Genuinely good 3D audio? It’s hard to find in a gaming headset. And as impressive as the Mobius Audeze headset was, it was also $600. So it’s good that HyperX have debuted a headset that not only uses almost all of the same tech, while being at least $100 cheaper.
The HyperX Cloud Orbit S, which was on display at CES this year but not usable, is HyperX’s play towards audiophiles. Like the Mobius headphones from Audeze, the Cloud Orbit S uses 100mm planar magnetic drivers. Along with all of the benefits of planar drivers over dynamic drivers (which you can find more about below), the Cloud Orbit S has the same head tracking technology, allowing sound to be positionally accurate depending on where you’re looking or facing at any given moment.
[referenced url=”https://www.kotaku.com.au/2019/05/the-most-extra-gaming-headphones-ive-ever-used/” thumb=”https://www.kotaku.com.au/wp-content/uploads/sites/3/2019/05/DSC2222.jpg” title=”The Most Extra Gaming Headphones I’ve Ever Used” excerpt=”Gaming headphones make a lot of bold claims, so perhaps the best way to describe the experience of the Audeze Mobius 3D headphones is through a single Counter-Strike round.”]
The best part is that all of this should come in at a cheaper price point. While nothing has been officially confirmed, Kotaku Australia were told that a possible Australian price would be the Cloud Orbit S — which retails for $US329 in America — priced at around $499, around $100 less than the Mobius Audeze.
Obviously, there are some tradeoffs. The Cloud Orbit S doesn’t have the same premium look or feel as the Mobius Audeze. That said, it was a little lighter and more comfortable on the head than the Mobius Audeze. But it’s the same closed back design, and while I didn’t have an hour or two of gameplay to test, it’s likely that your ears will still get fairly hot over a long session.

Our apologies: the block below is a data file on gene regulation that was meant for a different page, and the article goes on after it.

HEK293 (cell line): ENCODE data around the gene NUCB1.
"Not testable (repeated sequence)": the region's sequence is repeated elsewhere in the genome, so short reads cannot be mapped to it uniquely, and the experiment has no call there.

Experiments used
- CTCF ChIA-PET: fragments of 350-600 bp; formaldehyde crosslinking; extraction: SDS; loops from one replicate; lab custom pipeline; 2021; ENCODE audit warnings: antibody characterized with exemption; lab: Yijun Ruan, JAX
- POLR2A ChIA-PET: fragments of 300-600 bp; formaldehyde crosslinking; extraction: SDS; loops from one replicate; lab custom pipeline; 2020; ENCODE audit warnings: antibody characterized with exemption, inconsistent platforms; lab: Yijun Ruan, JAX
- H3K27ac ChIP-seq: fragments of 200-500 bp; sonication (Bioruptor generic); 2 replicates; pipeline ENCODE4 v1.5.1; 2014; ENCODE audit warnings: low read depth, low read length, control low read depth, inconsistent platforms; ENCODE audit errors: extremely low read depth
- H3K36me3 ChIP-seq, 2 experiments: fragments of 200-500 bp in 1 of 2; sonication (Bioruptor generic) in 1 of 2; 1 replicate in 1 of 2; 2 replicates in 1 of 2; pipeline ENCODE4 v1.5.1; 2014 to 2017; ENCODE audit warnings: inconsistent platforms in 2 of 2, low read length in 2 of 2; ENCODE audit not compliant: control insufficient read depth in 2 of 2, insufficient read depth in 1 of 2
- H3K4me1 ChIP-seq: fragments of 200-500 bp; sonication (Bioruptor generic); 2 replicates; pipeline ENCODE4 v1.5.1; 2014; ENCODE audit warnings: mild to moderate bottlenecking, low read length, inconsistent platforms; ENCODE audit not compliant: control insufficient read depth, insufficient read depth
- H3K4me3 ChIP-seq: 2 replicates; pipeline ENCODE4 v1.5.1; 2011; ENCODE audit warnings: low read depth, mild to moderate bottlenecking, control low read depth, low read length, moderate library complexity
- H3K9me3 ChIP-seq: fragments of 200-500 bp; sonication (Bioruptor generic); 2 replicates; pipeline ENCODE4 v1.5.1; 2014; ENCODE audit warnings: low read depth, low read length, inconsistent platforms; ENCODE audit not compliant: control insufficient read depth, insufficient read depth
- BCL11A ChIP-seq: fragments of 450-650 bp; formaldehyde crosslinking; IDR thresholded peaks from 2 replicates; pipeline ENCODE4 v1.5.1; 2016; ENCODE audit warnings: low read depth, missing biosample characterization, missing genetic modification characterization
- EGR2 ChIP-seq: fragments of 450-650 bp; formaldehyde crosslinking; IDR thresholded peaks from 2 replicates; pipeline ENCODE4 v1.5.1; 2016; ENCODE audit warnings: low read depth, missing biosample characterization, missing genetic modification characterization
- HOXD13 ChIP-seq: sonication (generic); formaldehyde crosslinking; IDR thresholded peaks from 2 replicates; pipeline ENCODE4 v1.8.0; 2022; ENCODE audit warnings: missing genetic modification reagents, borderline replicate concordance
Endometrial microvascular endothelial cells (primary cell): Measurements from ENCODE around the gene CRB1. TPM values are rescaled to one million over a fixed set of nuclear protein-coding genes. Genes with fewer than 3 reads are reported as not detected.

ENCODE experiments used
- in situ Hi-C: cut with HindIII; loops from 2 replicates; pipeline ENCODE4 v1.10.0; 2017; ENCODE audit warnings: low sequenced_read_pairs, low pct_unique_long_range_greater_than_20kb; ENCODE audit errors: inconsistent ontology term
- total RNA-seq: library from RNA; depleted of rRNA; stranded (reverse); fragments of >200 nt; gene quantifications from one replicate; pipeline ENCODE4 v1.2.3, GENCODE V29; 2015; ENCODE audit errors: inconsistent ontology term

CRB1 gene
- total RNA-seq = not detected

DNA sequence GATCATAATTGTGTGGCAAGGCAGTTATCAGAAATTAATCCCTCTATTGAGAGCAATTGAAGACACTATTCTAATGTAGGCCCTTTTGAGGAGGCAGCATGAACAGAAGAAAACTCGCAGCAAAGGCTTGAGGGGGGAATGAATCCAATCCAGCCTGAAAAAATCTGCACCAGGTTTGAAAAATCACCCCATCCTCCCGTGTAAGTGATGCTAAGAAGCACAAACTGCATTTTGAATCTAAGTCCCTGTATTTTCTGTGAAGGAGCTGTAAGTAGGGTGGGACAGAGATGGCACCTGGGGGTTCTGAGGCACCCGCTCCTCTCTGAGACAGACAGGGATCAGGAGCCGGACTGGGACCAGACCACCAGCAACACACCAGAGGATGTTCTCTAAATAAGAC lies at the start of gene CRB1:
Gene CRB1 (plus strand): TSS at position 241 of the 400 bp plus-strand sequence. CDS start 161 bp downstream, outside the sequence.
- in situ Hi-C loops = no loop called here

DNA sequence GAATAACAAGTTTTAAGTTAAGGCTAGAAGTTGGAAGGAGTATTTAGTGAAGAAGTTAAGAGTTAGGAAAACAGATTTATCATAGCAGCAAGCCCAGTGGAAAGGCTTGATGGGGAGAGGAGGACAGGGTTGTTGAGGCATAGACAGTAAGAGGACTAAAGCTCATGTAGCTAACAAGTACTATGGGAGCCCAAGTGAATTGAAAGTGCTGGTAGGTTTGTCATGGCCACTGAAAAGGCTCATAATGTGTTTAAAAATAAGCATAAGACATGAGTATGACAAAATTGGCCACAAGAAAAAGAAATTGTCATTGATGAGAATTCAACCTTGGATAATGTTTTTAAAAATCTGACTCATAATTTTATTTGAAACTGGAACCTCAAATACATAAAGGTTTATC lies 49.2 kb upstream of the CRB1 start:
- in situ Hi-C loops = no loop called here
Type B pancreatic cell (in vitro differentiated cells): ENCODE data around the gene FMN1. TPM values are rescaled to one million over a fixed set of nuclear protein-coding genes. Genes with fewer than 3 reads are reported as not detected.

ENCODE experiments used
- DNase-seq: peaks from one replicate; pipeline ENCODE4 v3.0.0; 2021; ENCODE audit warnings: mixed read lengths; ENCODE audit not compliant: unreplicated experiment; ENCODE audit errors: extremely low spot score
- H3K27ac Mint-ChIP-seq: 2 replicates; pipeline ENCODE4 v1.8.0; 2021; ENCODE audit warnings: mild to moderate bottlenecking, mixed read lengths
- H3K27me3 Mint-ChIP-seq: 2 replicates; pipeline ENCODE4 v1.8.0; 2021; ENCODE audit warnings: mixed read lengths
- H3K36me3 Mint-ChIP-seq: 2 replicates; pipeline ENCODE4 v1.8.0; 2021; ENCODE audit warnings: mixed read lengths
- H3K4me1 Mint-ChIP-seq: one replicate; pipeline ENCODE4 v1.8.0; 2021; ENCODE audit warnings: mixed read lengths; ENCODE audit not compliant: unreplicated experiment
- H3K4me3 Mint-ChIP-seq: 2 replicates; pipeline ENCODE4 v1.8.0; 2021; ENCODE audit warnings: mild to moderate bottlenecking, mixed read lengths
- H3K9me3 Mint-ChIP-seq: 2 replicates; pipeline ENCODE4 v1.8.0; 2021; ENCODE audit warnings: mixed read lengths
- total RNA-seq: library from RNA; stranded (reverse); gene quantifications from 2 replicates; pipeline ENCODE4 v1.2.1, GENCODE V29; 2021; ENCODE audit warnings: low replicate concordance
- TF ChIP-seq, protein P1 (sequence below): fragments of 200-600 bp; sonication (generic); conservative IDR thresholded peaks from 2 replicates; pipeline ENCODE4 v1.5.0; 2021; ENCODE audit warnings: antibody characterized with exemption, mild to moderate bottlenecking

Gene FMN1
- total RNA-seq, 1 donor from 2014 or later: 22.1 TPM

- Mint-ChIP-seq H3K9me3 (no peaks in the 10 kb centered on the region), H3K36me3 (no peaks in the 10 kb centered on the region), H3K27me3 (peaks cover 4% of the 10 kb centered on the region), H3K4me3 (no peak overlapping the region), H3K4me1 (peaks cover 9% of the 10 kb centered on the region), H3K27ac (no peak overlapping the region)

There’s no Bluetooth support with HyperX’s version, either. It’s designed purely for gaming on the PC — you can use it via the 3.5mm cord with consoles, but you’ll only have 2.1 channel and Hi-Res sound, as opposed to the 7.1 available on PC. But given the lack of comfort and no active noise cancelling, mobile usage was the weakest point of the Mobius headphones — so the $100 (or potentially more!) saving would be something gamers would probably take.
An added bonus of HyperX’s headphones was some neat gesture controls. If you’re in Counter-Strike: Global Offensive, HyperX set up the headset so you could change your weapon by tilting your head left and right. It took a couple of goes to get accustomed to it, and it still wasn’t faster than the mousewheel or number keys — nor was it more comfortable — but it’s an interesting feature. There’s surely some MMOs or other games where being able to bind that kind of gesture would be handy, but it’ll depend on how easy the software is to use.
The Audeze software itself, which I got a brief look at it, is largely the same. There’s a few changes in the theme and version numbers from when I tried the Mobius Audeze, but largely you’re looking at the same functionality: customisable head tracking, a range of EQ profiles (the HyperX version did include the ‘Warm’ profile out of the box, whereas the Mobius’s firmware had to be flashed first) and other basic info.
Beyond that, the 3D technology worked just as well as it did in the Mobius Audeze. The depth and clarity is fantastic, but that’s to be expected when gaming headsets start playing around with high-end audio components like planar drivers.
The Cloud Orbit S is due out in the third quarter of this year for $US329, which equates to just under $480 locally. No Australian pricing or availability has been announced, although it’s understood that the headset will be sold in Australia eventually.
The author travelled to Computex as a guest of ASUS and Intel.
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